Romeo Saganashs Speech On Murdered, Missing Aboriginal Women Silences House

OTTAWA – NDP MP Romeo Saganashs remarks to the House of Commons on Friday about the need for an inquiry into murdered and missing aboriginal women:”Indigenous women experience more violence because they are indigenous and because they are women. Amnesty International found that indigenous women are most likely to die before non-indigenous women in this country, and are more likely to die violently.In many indigenous cultures and societies, we are taught to honour women as life-givers, as knowledge-keepers, as storytellers, as medicine women, as word-carriers, as community members and human beings, and colonialism has impacted negatively on those values.The violence that is perpetrated against indigenous women is the violence against the environment today, and the same violence that assaulted parents and grandparents in residential schools.Let me quote from the Supreme Court of Canada in the case of R. v. Laliberte. The court said:Courts must take judicial notice of such matters as the history of colonialism, displacement, and residential schools and how that history continues to translate into lower educational attainment, lower incomes, higher unemployment, higher rates of substance abuse and suicide….Yet, the prime minister, not too long ago, incredulously said we have ….no history of colonialism in this country.Let me tell a story about a little boy named Jonish, who was sent to a residential school in 1954. He was five years old. He never came back. Apparently, he died the first year he arrived at the residential school.His mom never knew, until after two years, of his death. His mom, my mom, for 40 years never knew where Jonish was buried. It is only by coincidence, one day, that one of my sisters happened to be in the area, and someone told her “I know where your little brother is buried.”After 40 years, my sister filmed the site where he was buried and brought the film back to my mom to show her. Just imagine, it was 40 years until she found out where my little brother laid.I do not know if any of the members have seen their mother cry, but I saw my mother cry many times, but the day she saw that video — I had never seen her cry that way. That was closure. That is what we call closure. That is the closest she could get to final closure for her son.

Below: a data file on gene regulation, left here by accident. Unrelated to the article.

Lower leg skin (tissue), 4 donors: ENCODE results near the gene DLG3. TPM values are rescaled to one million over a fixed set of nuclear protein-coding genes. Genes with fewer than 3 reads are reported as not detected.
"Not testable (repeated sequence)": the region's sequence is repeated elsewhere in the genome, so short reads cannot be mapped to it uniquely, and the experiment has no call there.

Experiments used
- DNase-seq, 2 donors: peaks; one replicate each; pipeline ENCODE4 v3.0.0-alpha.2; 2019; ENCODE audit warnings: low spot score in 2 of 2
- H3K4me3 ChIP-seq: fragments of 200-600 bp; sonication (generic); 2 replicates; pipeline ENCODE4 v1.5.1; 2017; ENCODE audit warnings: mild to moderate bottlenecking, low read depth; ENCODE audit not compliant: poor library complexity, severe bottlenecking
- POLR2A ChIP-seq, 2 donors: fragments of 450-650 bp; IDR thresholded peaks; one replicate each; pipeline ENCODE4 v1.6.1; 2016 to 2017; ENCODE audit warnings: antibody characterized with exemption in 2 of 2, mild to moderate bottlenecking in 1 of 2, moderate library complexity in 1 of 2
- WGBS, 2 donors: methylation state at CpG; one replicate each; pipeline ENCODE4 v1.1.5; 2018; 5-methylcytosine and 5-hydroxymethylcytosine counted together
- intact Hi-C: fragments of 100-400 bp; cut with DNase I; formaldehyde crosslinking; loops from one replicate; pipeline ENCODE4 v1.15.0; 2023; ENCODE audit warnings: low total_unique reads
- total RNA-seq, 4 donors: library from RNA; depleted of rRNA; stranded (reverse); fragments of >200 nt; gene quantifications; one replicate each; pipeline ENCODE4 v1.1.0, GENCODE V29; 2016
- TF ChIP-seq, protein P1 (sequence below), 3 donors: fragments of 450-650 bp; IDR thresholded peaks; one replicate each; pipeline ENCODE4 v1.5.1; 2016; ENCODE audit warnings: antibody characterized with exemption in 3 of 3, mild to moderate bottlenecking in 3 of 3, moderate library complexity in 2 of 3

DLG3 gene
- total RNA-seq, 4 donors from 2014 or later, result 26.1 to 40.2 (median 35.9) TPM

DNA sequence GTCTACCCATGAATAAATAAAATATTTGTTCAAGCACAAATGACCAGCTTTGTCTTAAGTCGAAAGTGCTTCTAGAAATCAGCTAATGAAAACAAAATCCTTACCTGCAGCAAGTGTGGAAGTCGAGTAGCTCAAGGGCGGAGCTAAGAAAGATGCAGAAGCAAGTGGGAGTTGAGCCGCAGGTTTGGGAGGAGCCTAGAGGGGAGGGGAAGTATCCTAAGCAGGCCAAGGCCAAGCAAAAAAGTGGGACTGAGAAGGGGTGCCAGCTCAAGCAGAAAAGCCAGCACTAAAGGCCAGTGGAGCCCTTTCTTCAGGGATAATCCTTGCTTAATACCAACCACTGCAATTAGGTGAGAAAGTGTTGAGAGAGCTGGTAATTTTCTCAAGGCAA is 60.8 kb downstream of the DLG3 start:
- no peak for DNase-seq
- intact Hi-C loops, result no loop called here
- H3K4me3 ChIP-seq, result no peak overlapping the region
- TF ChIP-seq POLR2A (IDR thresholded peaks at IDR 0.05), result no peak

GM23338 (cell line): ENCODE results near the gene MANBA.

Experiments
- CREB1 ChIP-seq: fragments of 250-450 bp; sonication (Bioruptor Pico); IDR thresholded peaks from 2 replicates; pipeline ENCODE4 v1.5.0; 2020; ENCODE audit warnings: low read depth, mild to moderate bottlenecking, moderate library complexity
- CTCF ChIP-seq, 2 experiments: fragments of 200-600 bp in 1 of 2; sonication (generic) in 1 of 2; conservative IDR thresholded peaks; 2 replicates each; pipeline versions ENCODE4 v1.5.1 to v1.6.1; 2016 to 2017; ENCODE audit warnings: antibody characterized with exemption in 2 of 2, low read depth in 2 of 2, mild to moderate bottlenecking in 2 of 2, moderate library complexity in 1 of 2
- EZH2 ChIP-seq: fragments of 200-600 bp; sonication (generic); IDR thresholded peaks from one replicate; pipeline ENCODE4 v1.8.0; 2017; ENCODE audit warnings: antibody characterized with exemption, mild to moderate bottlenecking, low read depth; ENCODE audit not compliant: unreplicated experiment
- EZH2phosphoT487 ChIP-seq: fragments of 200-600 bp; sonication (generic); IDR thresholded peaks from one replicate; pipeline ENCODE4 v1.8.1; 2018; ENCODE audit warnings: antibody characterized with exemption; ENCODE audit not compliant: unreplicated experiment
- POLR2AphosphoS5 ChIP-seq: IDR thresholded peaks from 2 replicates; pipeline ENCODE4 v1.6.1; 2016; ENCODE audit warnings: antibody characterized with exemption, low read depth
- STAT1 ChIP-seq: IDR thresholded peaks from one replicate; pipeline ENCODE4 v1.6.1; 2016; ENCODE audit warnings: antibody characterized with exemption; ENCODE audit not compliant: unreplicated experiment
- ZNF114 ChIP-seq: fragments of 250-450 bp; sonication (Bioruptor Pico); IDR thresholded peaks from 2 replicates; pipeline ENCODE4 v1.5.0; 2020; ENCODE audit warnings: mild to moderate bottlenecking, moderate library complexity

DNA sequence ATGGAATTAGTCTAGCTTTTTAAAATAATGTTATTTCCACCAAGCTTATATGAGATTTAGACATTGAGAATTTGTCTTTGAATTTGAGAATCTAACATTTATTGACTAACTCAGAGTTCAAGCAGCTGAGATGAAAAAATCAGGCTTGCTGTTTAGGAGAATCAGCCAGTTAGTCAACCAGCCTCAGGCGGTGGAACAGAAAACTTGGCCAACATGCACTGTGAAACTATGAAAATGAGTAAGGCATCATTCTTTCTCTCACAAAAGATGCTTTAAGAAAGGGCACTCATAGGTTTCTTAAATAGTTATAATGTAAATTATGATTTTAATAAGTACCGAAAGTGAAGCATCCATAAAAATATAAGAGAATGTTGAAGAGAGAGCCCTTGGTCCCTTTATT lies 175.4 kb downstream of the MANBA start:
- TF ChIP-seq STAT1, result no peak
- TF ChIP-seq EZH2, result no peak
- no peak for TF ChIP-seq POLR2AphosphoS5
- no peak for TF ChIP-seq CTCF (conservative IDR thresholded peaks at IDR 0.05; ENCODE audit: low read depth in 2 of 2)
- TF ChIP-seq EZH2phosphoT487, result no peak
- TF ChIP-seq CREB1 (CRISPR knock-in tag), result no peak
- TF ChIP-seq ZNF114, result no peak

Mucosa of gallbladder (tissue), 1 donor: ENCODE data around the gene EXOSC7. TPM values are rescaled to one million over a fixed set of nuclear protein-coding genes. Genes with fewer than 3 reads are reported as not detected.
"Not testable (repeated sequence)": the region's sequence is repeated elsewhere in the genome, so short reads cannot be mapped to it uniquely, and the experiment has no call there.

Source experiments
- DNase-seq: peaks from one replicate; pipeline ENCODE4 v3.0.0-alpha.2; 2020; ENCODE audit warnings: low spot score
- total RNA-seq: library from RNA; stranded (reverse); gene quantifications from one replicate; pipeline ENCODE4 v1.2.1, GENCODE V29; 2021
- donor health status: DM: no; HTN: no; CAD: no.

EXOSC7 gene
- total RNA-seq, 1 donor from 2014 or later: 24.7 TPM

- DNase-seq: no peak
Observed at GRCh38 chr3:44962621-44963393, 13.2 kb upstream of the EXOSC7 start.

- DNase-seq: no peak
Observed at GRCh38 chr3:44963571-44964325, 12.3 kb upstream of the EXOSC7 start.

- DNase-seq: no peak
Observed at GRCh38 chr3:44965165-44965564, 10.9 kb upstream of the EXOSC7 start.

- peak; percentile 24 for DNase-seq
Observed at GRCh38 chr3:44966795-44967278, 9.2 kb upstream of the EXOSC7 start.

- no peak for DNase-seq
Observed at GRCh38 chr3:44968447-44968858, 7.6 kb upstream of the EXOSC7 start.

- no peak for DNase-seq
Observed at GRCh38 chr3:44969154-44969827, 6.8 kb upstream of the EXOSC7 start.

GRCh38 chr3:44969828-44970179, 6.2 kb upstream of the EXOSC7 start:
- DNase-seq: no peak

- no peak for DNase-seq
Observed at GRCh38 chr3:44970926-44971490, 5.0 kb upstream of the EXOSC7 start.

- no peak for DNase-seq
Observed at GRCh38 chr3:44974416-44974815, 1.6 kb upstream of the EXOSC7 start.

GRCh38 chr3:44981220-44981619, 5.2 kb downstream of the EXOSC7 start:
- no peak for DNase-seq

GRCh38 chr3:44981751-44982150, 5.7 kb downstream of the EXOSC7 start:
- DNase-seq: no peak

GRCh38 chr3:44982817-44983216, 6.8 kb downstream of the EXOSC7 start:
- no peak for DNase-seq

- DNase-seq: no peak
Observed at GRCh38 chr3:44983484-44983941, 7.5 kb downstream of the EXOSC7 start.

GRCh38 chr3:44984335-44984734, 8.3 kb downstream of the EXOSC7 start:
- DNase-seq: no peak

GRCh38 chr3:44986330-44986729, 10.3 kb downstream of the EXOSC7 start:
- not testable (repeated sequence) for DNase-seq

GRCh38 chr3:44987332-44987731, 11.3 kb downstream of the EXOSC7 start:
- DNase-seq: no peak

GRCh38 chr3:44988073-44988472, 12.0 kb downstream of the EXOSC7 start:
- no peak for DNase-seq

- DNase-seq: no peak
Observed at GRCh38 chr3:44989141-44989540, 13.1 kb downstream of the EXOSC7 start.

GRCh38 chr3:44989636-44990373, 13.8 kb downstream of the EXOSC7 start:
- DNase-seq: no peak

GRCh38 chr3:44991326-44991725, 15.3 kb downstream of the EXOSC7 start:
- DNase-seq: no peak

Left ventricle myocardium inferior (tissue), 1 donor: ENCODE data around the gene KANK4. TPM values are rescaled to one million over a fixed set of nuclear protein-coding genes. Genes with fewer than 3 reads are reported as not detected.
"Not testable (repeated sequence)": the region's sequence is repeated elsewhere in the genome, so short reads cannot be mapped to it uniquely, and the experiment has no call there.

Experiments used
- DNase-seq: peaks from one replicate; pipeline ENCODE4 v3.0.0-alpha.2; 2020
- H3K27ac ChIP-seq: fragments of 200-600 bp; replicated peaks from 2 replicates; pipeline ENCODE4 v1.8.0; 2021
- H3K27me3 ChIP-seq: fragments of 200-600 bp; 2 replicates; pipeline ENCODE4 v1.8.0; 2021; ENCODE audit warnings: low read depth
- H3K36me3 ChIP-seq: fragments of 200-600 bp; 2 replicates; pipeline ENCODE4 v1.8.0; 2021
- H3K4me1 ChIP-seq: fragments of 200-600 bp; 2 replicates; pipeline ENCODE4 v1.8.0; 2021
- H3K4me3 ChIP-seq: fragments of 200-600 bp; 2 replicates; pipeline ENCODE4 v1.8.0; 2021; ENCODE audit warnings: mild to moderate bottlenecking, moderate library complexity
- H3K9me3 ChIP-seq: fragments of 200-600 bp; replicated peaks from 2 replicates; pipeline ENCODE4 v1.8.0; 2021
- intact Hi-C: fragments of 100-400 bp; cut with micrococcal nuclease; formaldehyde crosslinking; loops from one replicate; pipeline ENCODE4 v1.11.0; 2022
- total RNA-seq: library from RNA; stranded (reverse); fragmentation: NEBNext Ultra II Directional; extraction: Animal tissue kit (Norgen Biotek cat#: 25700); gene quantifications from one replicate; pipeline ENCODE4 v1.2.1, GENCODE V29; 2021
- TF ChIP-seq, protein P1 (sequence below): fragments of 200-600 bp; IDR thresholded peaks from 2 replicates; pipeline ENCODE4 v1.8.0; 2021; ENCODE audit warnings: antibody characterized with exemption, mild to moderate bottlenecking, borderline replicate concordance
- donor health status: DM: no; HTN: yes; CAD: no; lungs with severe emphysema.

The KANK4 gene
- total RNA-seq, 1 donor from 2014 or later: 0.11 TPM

via Romeo Saganashs Speech On Murdered, Missing Aboriginal Women Silences House.

About Makere

A Maori/Scots New Zealander transplanted to Canada. Grandmother, academic, indigenous scholar, sometime singer, sometime activist, who cares passionately about our world.
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